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Medtronic launches world’s smallest pacemaker with atrioventricular synchrony

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The device is 93 per cent smaller than conventional pacemakers

India Medtronic has launched Micra AV – a miniaturised and fully self-contained pacemaker that delivers advanced pacing technology to atrioventricular (AV) block patients via a minimally invasive approach. The device is the first pacemaker that can sense atrial activity without a lead or device in the upper chamber of the heart, a company statement said.

Historically, patients with AV block have been treated with traditional dual-chamber pacemakers which are implanted in the upper chest, under the skin below the collar bone, and connected to the heart using thin wires called ‘leads.’ Identical in size and shape to the original Micra Transcatheter Pacing System (TPS), Micra AV is attached to the heart with small tines and delivers electrical impulses that pace the heart through an electrode at the end of the device. Micra AV has several additional internal atrial sensing algorithms which detect cardiac movement, allowing the device to adjust pacing in the ventricle to coordinate with the atrium, providing ‘AV synchronous’ pacing therapy to patients with AV block.

“Medtronic is known to invent, innovate and disrupt – whether it was the first battery-powered pacemaker in 1957 or the latest Micra AV pacemaker. Now, with Micra AV, patients suffering from complete heart block have the option for a leadless device that is delivered through a minimally invasive procedure and is cosmetically invisible to the patient,” said Abhishek Bhargava, Director, Cardiac Rhythm Management, Cardiac Ablation and Diagnostics at Medtronic India.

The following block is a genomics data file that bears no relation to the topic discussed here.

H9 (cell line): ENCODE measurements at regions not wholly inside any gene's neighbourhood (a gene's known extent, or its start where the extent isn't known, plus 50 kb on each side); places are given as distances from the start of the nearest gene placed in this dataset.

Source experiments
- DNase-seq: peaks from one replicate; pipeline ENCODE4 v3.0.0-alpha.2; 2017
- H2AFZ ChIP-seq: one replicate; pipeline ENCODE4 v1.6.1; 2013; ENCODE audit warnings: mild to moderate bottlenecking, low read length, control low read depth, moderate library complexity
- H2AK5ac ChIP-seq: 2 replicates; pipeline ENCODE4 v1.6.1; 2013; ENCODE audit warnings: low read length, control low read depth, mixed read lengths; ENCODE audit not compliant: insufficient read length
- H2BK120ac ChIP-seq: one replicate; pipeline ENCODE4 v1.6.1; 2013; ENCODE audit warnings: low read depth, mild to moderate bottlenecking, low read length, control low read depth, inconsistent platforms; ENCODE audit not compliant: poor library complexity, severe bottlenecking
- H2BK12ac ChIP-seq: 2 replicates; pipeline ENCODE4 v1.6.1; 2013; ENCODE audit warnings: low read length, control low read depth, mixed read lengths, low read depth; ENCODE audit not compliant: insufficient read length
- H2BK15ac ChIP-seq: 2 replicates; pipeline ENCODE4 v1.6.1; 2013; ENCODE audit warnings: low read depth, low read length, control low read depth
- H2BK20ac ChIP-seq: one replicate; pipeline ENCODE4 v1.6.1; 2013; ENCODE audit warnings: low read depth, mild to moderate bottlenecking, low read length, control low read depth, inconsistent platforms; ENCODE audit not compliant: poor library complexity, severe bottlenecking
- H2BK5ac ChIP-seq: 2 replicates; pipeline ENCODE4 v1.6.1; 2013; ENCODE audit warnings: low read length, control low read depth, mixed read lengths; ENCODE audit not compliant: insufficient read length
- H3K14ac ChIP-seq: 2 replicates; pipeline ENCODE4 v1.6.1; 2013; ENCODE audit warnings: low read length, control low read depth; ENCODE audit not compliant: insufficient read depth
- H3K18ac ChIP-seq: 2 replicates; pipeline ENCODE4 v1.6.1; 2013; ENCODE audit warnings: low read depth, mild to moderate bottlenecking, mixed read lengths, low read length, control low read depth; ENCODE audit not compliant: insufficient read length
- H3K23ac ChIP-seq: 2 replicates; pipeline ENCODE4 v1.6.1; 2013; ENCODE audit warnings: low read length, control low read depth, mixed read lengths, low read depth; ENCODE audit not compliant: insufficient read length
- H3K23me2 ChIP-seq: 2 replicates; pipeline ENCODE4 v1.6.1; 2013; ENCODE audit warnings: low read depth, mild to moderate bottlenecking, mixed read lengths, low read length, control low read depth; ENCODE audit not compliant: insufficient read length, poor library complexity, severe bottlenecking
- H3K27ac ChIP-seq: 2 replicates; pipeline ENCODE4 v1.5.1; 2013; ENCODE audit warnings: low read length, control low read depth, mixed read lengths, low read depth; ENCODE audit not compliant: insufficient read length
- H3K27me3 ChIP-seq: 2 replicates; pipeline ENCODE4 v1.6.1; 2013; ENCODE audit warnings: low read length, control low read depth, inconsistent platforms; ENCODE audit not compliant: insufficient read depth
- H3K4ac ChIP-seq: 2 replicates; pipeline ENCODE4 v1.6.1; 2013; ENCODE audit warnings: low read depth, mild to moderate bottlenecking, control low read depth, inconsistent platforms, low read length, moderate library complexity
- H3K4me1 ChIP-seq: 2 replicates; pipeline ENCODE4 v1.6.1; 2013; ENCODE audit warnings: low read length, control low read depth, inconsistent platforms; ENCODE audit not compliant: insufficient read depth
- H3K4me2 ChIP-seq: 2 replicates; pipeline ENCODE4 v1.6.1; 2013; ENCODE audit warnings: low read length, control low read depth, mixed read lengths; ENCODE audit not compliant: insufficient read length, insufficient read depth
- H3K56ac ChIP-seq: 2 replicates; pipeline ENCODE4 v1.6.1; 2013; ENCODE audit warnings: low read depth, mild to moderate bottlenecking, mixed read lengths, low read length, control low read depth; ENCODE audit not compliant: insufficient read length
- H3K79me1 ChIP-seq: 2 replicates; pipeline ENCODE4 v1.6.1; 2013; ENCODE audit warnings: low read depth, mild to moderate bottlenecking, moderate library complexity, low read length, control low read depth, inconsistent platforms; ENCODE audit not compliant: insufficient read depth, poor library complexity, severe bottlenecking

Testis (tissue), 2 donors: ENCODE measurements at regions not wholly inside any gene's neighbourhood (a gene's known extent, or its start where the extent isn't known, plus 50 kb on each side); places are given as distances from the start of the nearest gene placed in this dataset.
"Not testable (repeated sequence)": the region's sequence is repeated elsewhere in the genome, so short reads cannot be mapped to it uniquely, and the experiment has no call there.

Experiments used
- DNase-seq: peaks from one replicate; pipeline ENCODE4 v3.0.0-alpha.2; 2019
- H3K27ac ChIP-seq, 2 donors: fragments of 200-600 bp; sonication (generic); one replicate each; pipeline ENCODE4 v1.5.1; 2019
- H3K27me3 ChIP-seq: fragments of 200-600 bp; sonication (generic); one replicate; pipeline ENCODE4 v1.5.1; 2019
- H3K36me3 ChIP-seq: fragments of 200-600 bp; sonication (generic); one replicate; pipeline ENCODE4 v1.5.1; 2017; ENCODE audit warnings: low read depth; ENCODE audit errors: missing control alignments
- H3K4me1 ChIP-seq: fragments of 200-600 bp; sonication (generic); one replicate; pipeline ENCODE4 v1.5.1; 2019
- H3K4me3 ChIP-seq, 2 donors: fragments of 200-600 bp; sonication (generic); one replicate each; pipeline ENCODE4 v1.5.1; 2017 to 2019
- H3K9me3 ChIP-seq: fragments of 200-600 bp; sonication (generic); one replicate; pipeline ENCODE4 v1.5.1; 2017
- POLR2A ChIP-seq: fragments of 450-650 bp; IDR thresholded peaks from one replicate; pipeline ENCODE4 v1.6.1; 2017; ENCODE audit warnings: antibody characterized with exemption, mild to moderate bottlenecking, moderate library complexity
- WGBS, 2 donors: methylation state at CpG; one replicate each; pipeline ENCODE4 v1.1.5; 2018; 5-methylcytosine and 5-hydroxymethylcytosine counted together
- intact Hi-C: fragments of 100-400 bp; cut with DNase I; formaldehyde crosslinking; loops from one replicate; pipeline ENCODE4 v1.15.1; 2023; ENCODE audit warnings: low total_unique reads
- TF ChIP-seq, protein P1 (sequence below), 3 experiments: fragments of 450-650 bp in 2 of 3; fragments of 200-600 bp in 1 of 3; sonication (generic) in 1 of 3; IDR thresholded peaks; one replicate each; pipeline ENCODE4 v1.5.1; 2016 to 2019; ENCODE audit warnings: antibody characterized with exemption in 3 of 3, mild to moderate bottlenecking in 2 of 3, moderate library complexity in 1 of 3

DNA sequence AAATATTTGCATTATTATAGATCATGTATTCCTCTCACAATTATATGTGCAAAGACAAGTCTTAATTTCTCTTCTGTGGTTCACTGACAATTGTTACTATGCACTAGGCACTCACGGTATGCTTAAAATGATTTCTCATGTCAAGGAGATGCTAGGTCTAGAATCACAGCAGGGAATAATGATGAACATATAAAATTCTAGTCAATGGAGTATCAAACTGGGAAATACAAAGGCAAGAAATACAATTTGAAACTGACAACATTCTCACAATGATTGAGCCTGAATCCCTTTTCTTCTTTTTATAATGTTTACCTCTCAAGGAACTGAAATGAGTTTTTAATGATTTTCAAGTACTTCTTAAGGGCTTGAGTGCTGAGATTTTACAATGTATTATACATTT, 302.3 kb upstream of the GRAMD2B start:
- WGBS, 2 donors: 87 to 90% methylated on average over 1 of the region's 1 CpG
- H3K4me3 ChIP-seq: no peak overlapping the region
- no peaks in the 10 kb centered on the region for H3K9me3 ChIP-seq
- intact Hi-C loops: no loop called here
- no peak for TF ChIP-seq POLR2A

The statement also notified that Micra AV has received United States Food and Drug Administration (FDA) approval based on data from the MARVEL 2 (Micra Atrial Tracking Using A Ventricular accELerometer) study, which evaluated the safety and effectiveness of accelerometer-based atrial sensing algorithms. The study evaluated the ability of the Micra’s internal sensor to monitor and detect atrial contractions and enable coordinated pacing between the atrium and ventricle, thereby providing AV synchrony.

“Results from the study, presented at the American Heart Association 2019 Scientific Sessions and published simultaneously in JACC: Clinical Electrophysiology, showed the primary efficacy objective was met, with a significantly greater percentage of complete heart block patients with normal sinus rhythm having ≥70 per cent AV synchrony during algorithm-mediated AV synchronous pacing (38 of 40 patients, 95 per cent) than VVI pacing (0 patients, P<0.001 for proportion of patients with ≥70 per cent synchrony). The study’s primary safety objective was also met, with no pauses or episodes of pacing-induced tachycardia reported during algorithm mediated AV synchronous pacing,” added the statement.

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